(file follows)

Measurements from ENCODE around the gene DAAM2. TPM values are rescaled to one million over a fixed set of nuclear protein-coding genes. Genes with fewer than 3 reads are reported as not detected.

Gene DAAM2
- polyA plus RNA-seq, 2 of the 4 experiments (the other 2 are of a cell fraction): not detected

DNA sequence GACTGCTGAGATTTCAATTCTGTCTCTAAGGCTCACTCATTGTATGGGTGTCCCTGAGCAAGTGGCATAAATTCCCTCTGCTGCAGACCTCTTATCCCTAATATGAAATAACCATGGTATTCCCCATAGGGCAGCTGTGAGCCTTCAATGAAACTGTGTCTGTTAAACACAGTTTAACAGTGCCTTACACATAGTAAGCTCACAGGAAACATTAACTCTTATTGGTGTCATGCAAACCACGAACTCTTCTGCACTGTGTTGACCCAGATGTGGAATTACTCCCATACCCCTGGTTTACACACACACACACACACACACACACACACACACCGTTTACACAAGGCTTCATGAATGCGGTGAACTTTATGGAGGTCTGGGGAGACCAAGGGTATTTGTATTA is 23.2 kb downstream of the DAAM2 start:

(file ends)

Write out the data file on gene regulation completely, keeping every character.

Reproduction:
Measurements from ENCODE around the gene DAAM2. TPM values are rescaled to one million over a fixed set of nuclear protein-coding genes. Genes with fewer than 3 reads are reported as not detected.

Gene DAAM2
- polyA plus RNA-seq, 2 of the 4 experiments (the other 2 are of a cell fraction): not detected

DNA sequence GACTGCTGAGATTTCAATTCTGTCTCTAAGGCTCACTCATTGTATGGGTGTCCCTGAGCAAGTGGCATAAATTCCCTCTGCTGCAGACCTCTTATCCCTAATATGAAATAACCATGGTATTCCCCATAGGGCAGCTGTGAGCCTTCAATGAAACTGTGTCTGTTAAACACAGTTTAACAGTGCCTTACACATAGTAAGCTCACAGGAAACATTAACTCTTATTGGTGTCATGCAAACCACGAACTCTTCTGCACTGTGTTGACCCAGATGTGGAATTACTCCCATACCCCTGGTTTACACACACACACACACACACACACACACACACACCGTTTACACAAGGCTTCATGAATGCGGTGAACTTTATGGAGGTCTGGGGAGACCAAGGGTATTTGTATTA is 23.2 kb downstream of the DAAM2 start: